Antique millstones are quite expensive and extremely heavy. Then one day it occurred to me, why couldn't I make my own from a hypertufa mix. And so I did. Following are instructions on how to make one with a stand.
What You Will Need:
- Portland cement
- all purpose sand
- peat moss
- vermiculite or perlite
- empty 8 oz. whipped topping container
- large bowl for mixing
- metal file for carving and knocking down edges
- old 12" deep dish pizza pan (or something similar)
- plastic to protect work surface and to cover molds while curing
- disposable latex/nitrile gloves or rubber gloves
- vegetable oil
- 1" paint brush or 1" foam brush
- 1-1/2" to 2" hole saw drill bit
- yard stick or ruler
Step 1 - Prep Work Surface
Place plastic on your work surface to protect it from any hypertufa mix that may get on it. Put on gloves to protect your hands from the caustic effects of the Portland cement.
Step 2 - Mixing
Using the empty 8oz. container as a measuring cup, mix together 2 parts each of the Portland cement, sand, peat moss and vermiculite or perlite. Two containers full of each ingredient is exactly enough to complete this project.
If you choose the vermiculite, there will be a slightly shimmery color to the finished tufa. The perlite will make the finished piece a little lighter in weight and you may see some of the white specs. I chose vermiculite for this project which will help give it a nice beige color when dry.
Mix the dry ingredients thoroughly with your gloved hand. This is important to make sure all the Portland cement is evenly distributed among the other ingredients. Break up any large pieces of peat moss and remove any sticks you might find in the peat.
Step 3 - Adding Water
Add about 8 oz. of water to the mix and allow it to seep into the dry ingredients. Add another 8 oz. and then mix with your gloved hand. Keep adding water until the mix is the consistency of a thick brownie batter. You want to be able to form a smooth looking ball and for the ball to hold its shape on its own. Allow the mix to sit for 5-10 minutes to allow the water to fully absorb into the peat moss and other ingredients.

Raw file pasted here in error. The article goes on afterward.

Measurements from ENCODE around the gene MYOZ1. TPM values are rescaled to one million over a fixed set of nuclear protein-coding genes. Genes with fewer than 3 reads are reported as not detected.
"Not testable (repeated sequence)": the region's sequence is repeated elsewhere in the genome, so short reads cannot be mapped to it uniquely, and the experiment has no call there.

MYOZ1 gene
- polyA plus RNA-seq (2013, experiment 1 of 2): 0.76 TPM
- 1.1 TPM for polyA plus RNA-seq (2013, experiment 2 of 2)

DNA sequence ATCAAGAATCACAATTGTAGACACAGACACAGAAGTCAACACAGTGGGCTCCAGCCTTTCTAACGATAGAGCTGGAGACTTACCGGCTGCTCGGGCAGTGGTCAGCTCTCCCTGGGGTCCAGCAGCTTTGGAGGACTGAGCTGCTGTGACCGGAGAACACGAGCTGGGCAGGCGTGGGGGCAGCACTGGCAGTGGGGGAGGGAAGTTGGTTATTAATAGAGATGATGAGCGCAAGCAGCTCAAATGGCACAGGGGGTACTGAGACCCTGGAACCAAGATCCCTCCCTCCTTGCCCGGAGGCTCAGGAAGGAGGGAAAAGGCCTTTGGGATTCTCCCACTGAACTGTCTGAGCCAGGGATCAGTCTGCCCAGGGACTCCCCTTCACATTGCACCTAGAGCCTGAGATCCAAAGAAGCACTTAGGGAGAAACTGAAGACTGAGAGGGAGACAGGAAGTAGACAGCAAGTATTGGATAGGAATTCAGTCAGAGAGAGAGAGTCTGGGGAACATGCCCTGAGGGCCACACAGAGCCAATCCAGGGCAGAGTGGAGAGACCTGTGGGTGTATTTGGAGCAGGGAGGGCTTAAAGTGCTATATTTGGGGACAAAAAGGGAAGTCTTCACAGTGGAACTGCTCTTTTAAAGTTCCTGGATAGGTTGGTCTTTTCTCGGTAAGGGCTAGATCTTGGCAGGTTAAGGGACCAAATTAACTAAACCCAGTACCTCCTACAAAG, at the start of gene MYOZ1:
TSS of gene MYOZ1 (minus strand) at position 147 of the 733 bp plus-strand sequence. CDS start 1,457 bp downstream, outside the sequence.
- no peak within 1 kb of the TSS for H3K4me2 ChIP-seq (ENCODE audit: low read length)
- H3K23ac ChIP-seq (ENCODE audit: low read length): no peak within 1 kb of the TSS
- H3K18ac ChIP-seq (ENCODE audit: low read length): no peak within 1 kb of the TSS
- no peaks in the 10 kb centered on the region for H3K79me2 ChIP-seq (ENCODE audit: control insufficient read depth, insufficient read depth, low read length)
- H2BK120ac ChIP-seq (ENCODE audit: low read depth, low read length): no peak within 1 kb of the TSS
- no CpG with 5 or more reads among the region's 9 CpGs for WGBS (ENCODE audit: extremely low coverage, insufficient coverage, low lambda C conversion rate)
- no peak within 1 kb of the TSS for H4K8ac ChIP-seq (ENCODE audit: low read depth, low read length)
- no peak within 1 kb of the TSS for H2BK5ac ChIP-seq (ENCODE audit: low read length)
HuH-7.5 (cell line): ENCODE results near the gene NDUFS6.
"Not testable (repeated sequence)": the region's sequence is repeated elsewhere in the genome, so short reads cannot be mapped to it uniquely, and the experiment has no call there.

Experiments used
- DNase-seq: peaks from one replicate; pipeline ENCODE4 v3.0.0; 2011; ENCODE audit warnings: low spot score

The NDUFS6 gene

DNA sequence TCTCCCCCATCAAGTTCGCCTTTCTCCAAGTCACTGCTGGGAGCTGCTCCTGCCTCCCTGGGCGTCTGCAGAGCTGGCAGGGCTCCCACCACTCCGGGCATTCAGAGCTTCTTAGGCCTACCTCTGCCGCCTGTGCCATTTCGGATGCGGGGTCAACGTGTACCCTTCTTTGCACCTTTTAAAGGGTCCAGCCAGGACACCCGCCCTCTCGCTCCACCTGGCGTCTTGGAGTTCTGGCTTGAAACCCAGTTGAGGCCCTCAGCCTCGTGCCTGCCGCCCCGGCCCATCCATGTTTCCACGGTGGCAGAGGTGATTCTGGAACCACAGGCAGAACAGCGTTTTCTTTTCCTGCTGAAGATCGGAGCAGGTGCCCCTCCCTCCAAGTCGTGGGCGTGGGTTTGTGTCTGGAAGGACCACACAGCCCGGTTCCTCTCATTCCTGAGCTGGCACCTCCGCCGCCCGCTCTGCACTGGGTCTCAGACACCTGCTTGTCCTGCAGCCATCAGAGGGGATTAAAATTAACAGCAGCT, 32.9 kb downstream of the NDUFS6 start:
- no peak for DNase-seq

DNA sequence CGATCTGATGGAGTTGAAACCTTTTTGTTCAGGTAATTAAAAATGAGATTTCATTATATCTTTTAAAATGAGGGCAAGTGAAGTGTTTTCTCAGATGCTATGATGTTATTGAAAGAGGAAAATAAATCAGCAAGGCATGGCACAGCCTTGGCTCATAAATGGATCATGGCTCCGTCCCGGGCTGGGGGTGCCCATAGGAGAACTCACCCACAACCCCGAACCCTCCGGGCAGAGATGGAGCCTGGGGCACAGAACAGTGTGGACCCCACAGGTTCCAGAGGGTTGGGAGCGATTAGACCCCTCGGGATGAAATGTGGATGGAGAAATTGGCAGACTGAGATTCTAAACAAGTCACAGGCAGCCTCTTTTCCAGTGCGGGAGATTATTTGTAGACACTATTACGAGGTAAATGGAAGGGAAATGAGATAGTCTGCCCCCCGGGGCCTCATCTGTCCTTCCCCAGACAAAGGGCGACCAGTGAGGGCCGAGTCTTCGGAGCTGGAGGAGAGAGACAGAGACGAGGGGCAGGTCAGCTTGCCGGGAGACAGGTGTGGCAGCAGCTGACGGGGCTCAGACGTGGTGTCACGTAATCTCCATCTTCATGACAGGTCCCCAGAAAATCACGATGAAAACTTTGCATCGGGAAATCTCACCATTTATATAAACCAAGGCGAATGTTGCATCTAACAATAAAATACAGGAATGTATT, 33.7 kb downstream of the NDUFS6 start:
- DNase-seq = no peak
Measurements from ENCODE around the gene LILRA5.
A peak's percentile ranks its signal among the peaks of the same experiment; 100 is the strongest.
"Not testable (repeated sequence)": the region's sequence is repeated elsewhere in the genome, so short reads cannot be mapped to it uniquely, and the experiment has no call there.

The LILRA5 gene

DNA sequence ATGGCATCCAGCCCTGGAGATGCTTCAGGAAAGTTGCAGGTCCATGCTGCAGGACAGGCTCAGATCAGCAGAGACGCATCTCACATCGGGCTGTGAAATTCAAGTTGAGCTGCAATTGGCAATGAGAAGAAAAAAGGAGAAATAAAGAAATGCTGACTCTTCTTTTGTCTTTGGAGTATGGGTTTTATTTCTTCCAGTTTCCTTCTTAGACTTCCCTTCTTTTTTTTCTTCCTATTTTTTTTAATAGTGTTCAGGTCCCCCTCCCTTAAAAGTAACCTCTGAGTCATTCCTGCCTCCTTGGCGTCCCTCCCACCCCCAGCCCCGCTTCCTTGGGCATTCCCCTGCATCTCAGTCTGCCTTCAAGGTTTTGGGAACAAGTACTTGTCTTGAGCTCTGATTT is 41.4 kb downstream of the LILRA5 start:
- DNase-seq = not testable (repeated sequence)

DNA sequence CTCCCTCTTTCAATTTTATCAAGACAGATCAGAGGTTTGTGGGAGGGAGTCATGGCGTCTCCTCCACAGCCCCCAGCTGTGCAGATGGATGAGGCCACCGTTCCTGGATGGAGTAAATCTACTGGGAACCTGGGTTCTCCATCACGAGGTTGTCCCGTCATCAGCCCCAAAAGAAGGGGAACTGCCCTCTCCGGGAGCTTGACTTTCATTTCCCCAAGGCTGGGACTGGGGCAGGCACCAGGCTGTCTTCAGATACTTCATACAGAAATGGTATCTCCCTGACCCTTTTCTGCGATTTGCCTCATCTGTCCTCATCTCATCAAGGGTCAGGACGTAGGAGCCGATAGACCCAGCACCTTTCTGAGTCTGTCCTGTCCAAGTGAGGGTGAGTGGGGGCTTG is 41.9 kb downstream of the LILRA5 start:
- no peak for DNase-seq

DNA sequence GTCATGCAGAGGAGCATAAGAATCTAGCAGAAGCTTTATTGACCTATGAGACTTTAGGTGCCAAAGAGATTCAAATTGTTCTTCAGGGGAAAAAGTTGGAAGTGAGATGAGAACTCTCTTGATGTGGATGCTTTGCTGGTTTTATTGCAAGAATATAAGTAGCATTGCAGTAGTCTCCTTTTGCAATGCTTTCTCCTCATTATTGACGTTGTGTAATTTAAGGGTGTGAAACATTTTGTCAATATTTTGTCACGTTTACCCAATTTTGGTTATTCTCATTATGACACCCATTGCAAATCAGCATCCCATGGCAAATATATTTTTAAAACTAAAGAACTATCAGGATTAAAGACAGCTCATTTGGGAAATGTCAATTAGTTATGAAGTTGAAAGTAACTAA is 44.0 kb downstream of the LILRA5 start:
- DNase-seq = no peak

Step 4 - Prep Molds
While the mix is resting, thoroughly coat the inside of your molds with vegetable oil, using a brush of some kind to spread the oil around. You can use non-stick cooking spray, but I find the oil works better for a mold with a closed back. The last thing you want is for the mold to stick to the hypertufa mixture.
Step 5 - Filling the Mold to Make the Base of the Millstone
Once the molds are thoroughly coated with oil, you can start filling them with the hypertufa mix. Start making the millstone holder/stand first by using the loaf pan. Press in about a 1/2" layer of hypertufa mix in the bottom of the pan and about the same amount up the sides. Press firmly with your hand to create a strong solid surface. Place the deep dish pizza pan in the center of the loaf pan. Press the hypertufa mix against the back of the pan. Once you have that side filled, turn the pizza pan around and press the mix into the other side. What you are doing is creating a space for the finished millstone to sit inside the base.
Once the sides are filled, remove the pizza pan and finish shaping up the opening making sure the mix is smooth and pressed in completely.